Recent Match Report – India vs England 3rd Test 2023/24


India 326 for 5 (Rohit 131, Jadeja 110*, Sarfaraz 62, Wood 3-69) vs England

On the first day of the third Test, India’s batting finally came together but not without an early alarm. Down at 33 for 3 on a pitch that was full of runs and with two debutants to follow, India were looking at possible trouble. But a 204-run partnership between Rohit Sharma and Ravindra Jadeja for the fourth wicket – India’s first century stand of the series – took them to 326 for 5 at stumps. Rohit and Jadeja got centuries while Sarfaraz Khan made a sparkling debut, hitting 62 off 66, before being run-out.

This was the first time since 1999 that India had three players in the top seven who had played fewer than two Tests. That in mind, Mark Wood gave England a leg-up when he got rid of Yashasvi Jaiswal and Shubman Gill – India’s only centurions this series before Thursday- with the new ball. Gill, in particular, got a ball that swung in and then nipped away, that took the outside edge. These two scalps doubled Wood’s tally of wickets in the first six overs of a Test innings.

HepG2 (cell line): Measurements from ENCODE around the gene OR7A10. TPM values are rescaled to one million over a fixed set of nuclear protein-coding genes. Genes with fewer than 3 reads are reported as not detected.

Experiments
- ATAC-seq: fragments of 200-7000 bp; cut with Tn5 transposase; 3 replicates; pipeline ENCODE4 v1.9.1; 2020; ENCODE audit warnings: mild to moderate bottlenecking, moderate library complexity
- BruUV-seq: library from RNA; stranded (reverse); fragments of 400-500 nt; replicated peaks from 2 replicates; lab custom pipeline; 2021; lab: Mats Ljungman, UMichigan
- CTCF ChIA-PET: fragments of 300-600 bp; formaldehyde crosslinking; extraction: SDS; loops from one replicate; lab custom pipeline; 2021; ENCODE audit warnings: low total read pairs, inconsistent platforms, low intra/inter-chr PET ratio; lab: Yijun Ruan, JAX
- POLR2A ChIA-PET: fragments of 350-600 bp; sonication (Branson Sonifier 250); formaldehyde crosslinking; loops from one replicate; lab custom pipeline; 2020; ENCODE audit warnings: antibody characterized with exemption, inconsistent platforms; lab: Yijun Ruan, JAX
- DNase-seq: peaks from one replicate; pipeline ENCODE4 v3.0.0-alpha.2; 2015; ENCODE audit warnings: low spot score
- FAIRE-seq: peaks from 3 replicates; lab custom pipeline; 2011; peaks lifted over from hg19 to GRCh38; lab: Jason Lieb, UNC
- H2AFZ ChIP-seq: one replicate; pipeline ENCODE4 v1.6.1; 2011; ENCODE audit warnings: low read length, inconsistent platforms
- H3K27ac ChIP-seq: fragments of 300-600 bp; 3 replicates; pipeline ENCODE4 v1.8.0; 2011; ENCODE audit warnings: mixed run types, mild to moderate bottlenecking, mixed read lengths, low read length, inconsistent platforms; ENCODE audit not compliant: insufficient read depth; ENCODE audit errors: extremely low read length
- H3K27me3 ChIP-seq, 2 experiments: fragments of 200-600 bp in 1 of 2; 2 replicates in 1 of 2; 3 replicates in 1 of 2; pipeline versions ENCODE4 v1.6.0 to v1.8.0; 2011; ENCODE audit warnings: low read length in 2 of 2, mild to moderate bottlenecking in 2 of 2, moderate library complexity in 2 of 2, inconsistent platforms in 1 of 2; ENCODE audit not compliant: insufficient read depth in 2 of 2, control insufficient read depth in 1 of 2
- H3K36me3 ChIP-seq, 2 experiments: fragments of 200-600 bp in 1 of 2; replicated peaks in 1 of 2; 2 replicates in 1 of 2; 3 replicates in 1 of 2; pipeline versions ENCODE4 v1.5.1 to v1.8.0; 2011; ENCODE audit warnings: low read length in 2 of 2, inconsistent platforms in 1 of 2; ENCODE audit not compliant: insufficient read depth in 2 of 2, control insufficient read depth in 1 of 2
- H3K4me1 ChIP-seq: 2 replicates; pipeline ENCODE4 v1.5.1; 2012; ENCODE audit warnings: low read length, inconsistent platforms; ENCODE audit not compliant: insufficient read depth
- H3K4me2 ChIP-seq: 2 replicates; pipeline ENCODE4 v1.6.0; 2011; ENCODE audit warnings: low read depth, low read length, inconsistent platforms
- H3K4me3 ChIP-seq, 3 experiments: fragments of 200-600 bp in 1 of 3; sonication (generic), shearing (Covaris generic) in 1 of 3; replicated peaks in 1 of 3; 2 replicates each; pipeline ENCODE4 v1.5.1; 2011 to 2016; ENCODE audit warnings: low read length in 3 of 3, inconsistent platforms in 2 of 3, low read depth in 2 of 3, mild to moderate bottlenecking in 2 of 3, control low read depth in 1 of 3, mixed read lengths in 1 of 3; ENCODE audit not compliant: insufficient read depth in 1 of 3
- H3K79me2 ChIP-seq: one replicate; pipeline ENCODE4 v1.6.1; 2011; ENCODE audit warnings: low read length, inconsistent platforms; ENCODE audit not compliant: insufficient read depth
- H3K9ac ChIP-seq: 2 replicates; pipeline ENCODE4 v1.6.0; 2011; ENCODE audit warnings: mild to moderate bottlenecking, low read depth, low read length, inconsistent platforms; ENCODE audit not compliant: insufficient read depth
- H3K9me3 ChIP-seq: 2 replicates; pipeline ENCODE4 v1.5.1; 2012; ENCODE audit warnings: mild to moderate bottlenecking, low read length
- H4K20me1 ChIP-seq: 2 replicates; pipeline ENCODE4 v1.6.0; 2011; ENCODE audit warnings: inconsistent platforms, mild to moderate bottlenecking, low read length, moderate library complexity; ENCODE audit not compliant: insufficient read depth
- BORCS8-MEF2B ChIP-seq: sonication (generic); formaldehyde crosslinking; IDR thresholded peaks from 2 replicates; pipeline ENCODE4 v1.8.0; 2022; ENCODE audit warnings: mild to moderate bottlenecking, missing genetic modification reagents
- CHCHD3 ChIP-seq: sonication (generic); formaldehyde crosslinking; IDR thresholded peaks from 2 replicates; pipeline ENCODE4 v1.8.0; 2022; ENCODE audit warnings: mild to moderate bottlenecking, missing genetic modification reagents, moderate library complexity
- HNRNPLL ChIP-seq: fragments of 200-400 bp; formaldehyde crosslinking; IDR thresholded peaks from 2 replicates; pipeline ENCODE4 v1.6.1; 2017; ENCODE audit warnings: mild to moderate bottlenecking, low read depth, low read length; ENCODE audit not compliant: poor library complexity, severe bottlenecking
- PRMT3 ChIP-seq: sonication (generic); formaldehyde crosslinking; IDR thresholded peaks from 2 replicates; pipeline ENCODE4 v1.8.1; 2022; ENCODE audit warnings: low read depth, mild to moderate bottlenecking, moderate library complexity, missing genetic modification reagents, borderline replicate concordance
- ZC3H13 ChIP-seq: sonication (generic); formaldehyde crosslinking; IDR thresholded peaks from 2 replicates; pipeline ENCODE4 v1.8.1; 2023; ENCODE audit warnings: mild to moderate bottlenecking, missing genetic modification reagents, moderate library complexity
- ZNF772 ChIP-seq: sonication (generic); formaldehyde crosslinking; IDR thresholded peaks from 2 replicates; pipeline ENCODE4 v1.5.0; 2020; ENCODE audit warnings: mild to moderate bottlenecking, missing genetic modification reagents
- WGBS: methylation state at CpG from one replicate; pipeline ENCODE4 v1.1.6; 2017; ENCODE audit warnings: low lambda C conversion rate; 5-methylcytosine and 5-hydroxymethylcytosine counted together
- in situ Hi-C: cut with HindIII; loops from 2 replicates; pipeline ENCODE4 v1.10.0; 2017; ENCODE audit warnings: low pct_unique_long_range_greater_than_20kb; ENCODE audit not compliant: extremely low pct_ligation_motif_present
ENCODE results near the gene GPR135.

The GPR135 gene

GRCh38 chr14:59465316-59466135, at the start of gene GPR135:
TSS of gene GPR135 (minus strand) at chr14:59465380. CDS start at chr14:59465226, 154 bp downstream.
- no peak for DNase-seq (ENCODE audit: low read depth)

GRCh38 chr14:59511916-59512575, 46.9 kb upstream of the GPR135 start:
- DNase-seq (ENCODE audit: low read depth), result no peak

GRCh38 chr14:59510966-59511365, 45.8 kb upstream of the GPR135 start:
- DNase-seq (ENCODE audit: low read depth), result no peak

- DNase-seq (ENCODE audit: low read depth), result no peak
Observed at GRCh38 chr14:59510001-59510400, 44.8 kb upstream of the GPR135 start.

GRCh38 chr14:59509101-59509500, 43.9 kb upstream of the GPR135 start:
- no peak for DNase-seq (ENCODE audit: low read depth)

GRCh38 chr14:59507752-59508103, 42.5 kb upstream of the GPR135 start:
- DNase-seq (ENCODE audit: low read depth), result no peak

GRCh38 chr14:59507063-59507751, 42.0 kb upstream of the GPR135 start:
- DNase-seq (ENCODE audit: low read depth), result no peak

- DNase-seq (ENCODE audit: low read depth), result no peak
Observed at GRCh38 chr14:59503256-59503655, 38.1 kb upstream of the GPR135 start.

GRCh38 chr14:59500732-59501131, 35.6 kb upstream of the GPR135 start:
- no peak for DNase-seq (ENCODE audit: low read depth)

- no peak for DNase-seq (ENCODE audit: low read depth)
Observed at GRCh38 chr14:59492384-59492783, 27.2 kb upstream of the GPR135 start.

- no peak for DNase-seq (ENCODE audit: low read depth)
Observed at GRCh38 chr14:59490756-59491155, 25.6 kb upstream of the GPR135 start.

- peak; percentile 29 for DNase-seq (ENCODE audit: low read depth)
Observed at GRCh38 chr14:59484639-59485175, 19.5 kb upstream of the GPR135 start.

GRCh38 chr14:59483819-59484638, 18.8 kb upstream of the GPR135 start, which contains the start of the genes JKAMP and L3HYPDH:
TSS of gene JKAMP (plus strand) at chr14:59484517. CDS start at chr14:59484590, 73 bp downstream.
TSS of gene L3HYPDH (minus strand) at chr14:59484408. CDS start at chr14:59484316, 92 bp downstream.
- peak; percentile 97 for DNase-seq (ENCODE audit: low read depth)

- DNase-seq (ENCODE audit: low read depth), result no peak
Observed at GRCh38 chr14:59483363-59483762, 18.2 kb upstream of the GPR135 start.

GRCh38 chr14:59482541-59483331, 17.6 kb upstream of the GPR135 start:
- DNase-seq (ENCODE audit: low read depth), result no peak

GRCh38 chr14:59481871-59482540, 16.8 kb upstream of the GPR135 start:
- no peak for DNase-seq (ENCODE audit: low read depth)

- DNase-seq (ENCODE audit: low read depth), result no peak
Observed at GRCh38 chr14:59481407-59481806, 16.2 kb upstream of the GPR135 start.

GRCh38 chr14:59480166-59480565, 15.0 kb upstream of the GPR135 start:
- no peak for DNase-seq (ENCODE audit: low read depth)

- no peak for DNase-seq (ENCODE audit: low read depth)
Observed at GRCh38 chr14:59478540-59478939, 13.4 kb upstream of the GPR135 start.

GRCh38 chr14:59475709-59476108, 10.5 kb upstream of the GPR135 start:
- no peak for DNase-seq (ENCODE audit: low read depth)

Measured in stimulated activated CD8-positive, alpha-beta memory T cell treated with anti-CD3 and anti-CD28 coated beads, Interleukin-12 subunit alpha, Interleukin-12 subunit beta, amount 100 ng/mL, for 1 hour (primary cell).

The early-morning moisture that had assisted Wood possibly helped Tom Hartley grip one in his ninth over, which took the front edge from Rajat Patidar. A day before the Test, Jadeja had said England were not a difficult side to beat. The team management asked him to go out and demonstrate it from No. 5 in the ninth over, the second-earliest he has walked in to bat in a Test innings, and the earliest in the first innings.

A promotion to Jadeja made double sense: protect the debutant Sarfaraz and also introduce a left-hand batter. Coming back from possibly the first time he has missed a Test with a hamstring injury, and having to deal with a family dispute gone public, Jadeja would have been excused for having a lot on his mind when he joined Rohit, but he batted with the most unencumbered mind: just purely reacting to the next ball in an old-school fashion.